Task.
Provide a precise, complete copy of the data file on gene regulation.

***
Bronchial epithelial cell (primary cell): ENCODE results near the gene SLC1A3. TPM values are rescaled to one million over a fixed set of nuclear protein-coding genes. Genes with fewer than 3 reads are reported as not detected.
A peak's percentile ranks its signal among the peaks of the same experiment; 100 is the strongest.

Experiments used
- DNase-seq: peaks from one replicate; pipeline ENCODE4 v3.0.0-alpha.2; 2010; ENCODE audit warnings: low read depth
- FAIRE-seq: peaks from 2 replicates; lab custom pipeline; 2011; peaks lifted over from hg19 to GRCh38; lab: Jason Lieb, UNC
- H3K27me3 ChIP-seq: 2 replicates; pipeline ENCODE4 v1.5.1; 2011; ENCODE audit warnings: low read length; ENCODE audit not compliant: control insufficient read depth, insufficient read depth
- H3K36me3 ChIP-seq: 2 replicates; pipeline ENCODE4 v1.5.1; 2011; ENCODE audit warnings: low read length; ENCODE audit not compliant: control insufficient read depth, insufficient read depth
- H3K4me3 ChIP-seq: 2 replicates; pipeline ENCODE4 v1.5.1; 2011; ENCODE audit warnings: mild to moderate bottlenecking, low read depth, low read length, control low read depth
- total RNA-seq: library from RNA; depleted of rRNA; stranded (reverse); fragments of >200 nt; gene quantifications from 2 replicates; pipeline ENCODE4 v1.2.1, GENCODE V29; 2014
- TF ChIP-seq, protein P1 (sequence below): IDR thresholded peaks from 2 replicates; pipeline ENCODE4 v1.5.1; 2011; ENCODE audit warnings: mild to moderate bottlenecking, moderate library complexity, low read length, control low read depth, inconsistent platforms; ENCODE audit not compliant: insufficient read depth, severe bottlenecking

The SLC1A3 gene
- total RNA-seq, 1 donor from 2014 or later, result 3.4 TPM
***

Bronchial epithelial cell (primary cell): ENCODE results near the gene SLC1A3. TPM values are rescaled to one million over a fixed set of nuclear protein-coding genes. Genes with fewer than 3 reads are reported as not detected.
A peak's percentile ranks its signal among the peaks of the same experiment; 100 is the strongest.

Experiments used
- DNase-seq: peaks from one replicate; pipeline ENCODE4 v3.0.0-alpha.2; 2010; ENCODE audit warnings: low read depth
- FAIRE-seq: peaks from 2 replicates; lab custom pipeline; 2011; peaks lifted over from hg19 to GRCh38; lab: Jason Lieb, UNC
- H3K27me3 ChIP-seq: 2 replicates; pipeline ENCODE4 v1.5.1; 2011; ENCODE audit warnings: low read length; ENCODE audit not compliant: control insufficient read depth, insufficient read depth
- H3K36me3 ChIP-seq: 2 replicates; pipeline ENCODE4 v1.5.1; 2011; ENCODE audit warnings: low read length; ENCODE audit not compliant: control insufficient read depth, insufficient read depth
- H3K4me3 ChIP-seq: 2 replicates; pipeline ENCODE4 v1.5.1; 2011; ENCODE audit warnings: mild to moderate bottlenecking, low read depth, low read length, control low read depth
- total RNA-seq: library from RNA; depleted of rRNA; stranded (reverse); fragments of >200 nt; gene quantifications from 2 replicates; pipeline ENCODE4 v1.2.1, GENCODE V29; 2014
- TF ChIP-seq, protein P1 (sequence below): IDR thresholded peaks from 2 replicates; pipeline ENCODE4 v1.5.1; 2011; ENCODE audit warnings: mild to moderate bottlenecking, moderate library complexity, low read length, control low read depth, inconsistent platforms; ENCODE audit not compliant: insufficient read depth, severe bottlenecking

The SLC1A3 gene
- total RNA-seq, 1 donor from 2014 or later, result 3.4 TPM